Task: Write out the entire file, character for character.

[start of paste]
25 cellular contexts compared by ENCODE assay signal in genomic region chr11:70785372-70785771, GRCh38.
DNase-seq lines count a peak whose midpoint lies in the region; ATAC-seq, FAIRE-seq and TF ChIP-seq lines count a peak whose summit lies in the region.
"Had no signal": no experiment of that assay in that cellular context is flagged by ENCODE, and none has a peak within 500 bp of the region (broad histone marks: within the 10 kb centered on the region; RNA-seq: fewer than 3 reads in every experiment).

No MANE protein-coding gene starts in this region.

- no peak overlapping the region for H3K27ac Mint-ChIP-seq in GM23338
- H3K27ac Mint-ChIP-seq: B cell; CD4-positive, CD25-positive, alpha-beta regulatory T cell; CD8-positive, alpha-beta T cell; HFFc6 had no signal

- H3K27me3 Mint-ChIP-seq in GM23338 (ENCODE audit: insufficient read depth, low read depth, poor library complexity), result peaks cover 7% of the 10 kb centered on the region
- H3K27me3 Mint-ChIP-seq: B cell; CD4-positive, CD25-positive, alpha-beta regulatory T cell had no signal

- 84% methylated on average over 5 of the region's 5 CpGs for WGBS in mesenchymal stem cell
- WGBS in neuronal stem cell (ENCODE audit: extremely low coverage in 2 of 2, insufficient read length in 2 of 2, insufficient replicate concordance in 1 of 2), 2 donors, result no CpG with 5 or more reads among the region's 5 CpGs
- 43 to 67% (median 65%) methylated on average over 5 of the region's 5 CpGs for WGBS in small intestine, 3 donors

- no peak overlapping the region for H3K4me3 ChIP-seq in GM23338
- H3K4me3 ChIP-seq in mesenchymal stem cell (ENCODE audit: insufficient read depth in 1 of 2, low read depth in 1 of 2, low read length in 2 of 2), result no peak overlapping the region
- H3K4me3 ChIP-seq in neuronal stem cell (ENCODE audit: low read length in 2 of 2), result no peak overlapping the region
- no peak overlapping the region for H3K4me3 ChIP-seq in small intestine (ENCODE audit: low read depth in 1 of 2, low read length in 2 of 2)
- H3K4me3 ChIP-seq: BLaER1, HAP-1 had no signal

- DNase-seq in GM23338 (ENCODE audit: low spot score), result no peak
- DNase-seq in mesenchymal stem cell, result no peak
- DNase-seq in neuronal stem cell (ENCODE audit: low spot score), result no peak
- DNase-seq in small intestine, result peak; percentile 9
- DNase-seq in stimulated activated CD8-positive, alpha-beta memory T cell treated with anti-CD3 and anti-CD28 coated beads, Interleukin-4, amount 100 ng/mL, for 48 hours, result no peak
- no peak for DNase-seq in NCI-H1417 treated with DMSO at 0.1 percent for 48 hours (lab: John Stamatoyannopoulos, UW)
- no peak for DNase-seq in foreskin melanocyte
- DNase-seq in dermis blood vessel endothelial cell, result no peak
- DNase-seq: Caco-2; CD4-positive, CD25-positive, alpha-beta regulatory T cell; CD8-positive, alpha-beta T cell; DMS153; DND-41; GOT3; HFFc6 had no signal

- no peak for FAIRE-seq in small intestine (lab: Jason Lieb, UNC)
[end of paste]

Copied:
25 cellular contexts compared by ENCODE assay signal in genomic region chr11:70785372-70785771, GRCh38.
DNase-seq lines count a peak whose midpoint lies in the region; ATAC-seq, FAIRE-seq and TF ChIP-seq lines count a peak whose summit lies in the region.
"Had no signal": no experiment of that assay in that cellular context is flagged by ENCODE, and none has a peak within 500 bp of the region (broad histone marks: within the 10 kb centered on the region; RNA-seq: fewer than 3 reads in every experiment).

No MANE protein-coding gene starts in this region.

- no peak overlapping the region for H3K27ac Mint-ChIP-seq in GM23338
- H3K27ac Mint-ChIP-seq: B cell; CD4-positive, CD25-positive, alpha-beta regulatory T cell; CD8-positive, alpha-beta T cell; HFFc6 had no signal

- H3K27me3 Mint-ChIP-seq in GM23338 (ENCODE audit: insufficient read depth, low read depth, poor library complexity), result peaks cover 7% of the 10 kb centered on the region
- H3K27me3 Mint-ChIP-seq: B cell; CD4-positive, CD25-positive, alpha-beta regulatory T cell had no signal

- 84% methylated on average over 5 of the region's 5 CpGs for WGBS in mesenchymal stem cell
- WGBS in neuronal stem cell (ENCODE audit: extremely low coverage in 2 of 2, insufficient read length in 2 of 2, insufficient replicate concordance in 1 of 2), 2 donors, result no CpG with 5 or more reads among the region's 5 CpGs
- 43 to 67% (median 65%) methylated on average over 5 of the region's 5 CpGs for WGBS in small intestine, 3 donors

- no peak overlapping the region for H3K4me3 ChIP-seq in GM23338
- H3K4me3 ChIP-seq in mesenchymal stem cell (ENCODE audit: insufficient read depth in 1 of 2, low read depth in 1 of 2, low read length in 2 of 2), result no peak overlapping the region
- H3K4me3 ChIP-seq in neuronal stem cell (ENCODE audit: low read length in 2 of 2), result no peak overlapping the region
- no peak overlapping the region for H3K4me3 ChIP-seq in small intestine (ENCODE audit: low read depth in 1 of 2, low read length in 2 of 2)
- H3K4me3 ChIP-seq: BLaER1, HAP-1 had no signal

- DNase-seq in GM23338 (ENCODE audit: low spot score), result no peak
- DNase-seq in mesenchymal stem cell, result no peak
- DNase-seq in neuronal stem cell (ENCODE audit: low spot score), result no peak
- DNase-seq in small intestine, result peak; percentile 9
- DNase-seq in stimulated activated CD8-positive, alpha-beta memory T cell treated with anti-CD3 and anti-CD28 coated beads, Interleukin-4, amount 100 ng/mL, for 48 hours, result no peak
- no peak for DNase-seq in NCI-H1417 treated with DMSO at 0.1 percent for 48 hours (lab: John Stamatoyannopoulos, UW)
- no peak for DNase-seq in foreskin melanocyte
- DNase-seq in dermis blood vessel endothelial cell, result no peak
- DNase-seq: Caco-2; CD4-positive, CD25-positive, alpha-beta regulatory T cell; CD8-positive, alpha-beta T cell; DMS153; DND-41; GOT3; HFFc6 had no signal

- no peak for FAIRE-seq in small intestine (lab: Jason Lieb, UNC)